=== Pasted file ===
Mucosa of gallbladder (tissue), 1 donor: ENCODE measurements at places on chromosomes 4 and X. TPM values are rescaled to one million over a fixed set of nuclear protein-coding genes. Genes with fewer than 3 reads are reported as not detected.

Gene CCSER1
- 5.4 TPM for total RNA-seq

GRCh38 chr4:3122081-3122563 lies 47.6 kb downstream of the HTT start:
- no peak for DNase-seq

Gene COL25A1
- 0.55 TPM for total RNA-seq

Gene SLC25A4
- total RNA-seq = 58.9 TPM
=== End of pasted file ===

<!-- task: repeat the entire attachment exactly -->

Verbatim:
Mucosa of gallbladder (tissue), 1 donor: ENCODE measurements at places on chromosomes 4 and X. TPM values are rescaled to one million over a fixed set of nuclear protein-coding genes. Genes with fewer than 3 reads are reported as not detected.

Gene CCSER1
- 5.4 TPM for total RNA-seq

GRCh38 chr4:3122081-3122563 lies 47.6 kb downstream of the HTT start:
- no peak for DNase-seq

Gene COL25A1
- 0.55 TPM for total RNA-seq

Gene SLC25A4
- total RNA-seq = 58.9 TPM